Rainbow Godrej

Culture  Leadership
25 May, 2015

Join our mission to create a truly inclusive culture – at work and beyond

Two days ago, Ireland made history by becoming the first country in the world to enshrine same sex marriages in their constitution, through popular vote. Last year, Apple CEO, Tim Cook, sent a powerful message when he wrote an essay for Bloomberg Businessweek, saying, “Let me be clear: I’m proud to be gay, and I consider being gay among the greatest gifts God has given me.” It raised a flurry of debates on the proactive role that leaders need to play in supporting pro-LGBT (Lesbian, Gay, Bisexual and Transgender) policies in the workplace and fostering an inclusive community.

At a basic level, LGBT rights, boil down to respecting and appreciating diversity. In the corporate world, there is a perceptible shift underway. Much research points to the fact that a diverse, representative team can help tap into the needs of a diverse consumer base. Sylvia Ann Hewlett, economist and CEO, Center for Talent Innovation details this quest for what she calls the ‘diversity dividend’. According to her, leaders who are able to ‘acquire diversity’, whether through background or experience, can appreciate differences and in turn, be more inclusive than others.  Companies that are able to combine a diverse team with leaders who are able to appreciate and value that diversity, create the ‘ultimate dividend’.

And so, this week, I want to focus on how, as leaders, we can become better allies and create an inclusive Godrej where all our team members can be comfortable bringing their ‘whole selves’ to work.

But becoming more appreciative of diversity is not something that we can keep restricted to the workplace. Not if we are to make a genuine shift in attitude. With roughly 5% of the world’s population estimated to be LGBT, this comes much closer home. So, we need to ask ourselves – how do we inculcate inclusiveness among our friends, family members and our children?  How do we visibly stand for openness, diversity and inclusion both at work and outside of work?

I am delighted that Parmesh Shahani, who heads the Godrej India Culture Lab, and who has been instrumental in our diversity and inclusion agenda, has agreed to write this week’s message.

Please read on…

As an ‘out’ (open) gay person working at Godrej, last week’s commemoration of the International Day Against Homophobia by our company was a matter of great pride and I personally received a lot of positive messages from many of you.

Over the past few years, the world has made huge progress in terms of LGBT rights. In many countries of the world, LGBT citizens have the same rights as their heterosexual counterparts, including the right to legally marry, and in countries with newer constitutions like South Africa and Nepal, LGBT rights have been enshrined in these constitutions. LGBT rights have also become very important at global workplaces as a part of the larger narrative of diversity and inclusion. In the US, for example, by 2008, according to an IBM report, 95% of all Fortune 500 companies had specific nondiscrimination provisions for LGBT employees.

In India, the situation has been complicated because of the confusion surrounding the legal status around homosexuality. There was a historic 2009 Delhi High Court verdict that decriminalised homosexuality, a 2013 Supreme Court verdict that reversed this decision, and a positive 2014 Supreme Court verdict for transgender rights.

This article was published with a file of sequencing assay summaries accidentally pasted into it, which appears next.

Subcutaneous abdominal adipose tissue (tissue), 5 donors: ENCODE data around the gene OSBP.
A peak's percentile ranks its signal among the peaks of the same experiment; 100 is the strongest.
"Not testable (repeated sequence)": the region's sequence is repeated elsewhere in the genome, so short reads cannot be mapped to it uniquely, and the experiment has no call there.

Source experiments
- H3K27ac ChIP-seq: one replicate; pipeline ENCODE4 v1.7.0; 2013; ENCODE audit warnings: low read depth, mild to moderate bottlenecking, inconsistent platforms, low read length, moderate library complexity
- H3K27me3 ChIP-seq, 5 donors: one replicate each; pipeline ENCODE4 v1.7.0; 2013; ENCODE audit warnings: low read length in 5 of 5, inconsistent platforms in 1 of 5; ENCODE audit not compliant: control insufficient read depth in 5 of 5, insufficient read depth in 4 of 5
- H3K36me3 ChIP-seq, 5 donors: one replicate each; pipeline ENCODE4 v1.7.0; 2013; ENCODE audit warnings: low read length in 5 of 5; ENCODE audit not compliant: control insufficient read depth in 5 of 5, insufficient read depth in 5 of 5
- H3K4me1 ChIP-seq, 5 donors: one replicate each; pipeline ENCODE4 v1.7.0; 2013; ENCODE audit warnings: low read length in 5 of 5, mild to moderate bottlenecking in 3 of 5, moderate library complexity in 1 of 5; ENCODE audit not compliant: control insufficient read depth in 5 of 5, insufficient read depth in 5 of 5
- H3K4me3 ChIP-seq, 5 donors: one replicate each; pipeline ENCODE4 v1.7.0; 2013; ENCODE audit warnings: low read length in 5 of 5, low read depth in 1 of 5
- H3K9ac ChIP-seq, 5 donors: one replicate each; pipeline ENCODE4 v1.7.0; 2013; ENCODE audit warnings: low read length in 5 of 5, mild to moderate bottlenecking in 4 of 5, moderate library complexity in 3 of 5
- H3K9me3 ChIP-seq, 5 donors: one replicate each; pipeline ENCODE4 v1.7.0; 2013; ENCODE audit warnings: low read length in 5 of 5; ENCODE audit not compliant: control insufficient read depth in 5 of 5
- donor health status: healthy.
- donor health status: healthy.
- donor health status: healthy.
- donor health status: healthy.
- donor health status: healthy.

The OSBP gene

Perhaps because of the shifting legal landscape surrounding the issue, or because of more deep-rooted ignorance, most Indian companies have shied away from addressing LGBT issues within their matrix of corporate diversity and inclusion. There has been an overall lack of corporate attention in HR policies or in any kind of sensitivity training. LGBT employees in India routinely face discrimination. A 2012 Mingle report called OutNumber in India, highlighted that 80% of respondents had heard anti-gay comments in their workplace and half of them felt that the homophobic work environment was leading to a loss of morale or productivity for them.

So, companies that do take LGBT diversity seriously in India like Goldman Sachs, Google, Infosys and our own Godrej, need to be celebrated. On our part at Godrej, we feel that we cannot talk about diversity and inclusion at large, and exclude this vital segment from the mix. For Godrej, LGBT inclusion is simply the right thing to do. It is beneficial to us in many ways, besides the very obvious one of LGBT individuals being existing and potential customers of our products and services.

Rough numbers of LGBT populations around the world indicate that approximately 5% of the population could be LGBT.  If one applies this to an organisation’s talent pool, one can assume that ~5% of the workforce could be LGBT. Alienating them can have negative effects on work culture and productivity.

Given the social stigma associated with being gay in India, most gay employees are not comfortable coming out. Research has shown that this prevents them from forming honest relationships at work, and negatively impacts employee morale. Often prevalent homophobia rubs off on straight employees who may not be aware of gay co-workers in their midst. These two simultaneous factors – of invisible gay employees and lack of sensitivity among some straight employees – creates a vicious circle that is hard to break.

Why being LGBT friendly is important to Godrej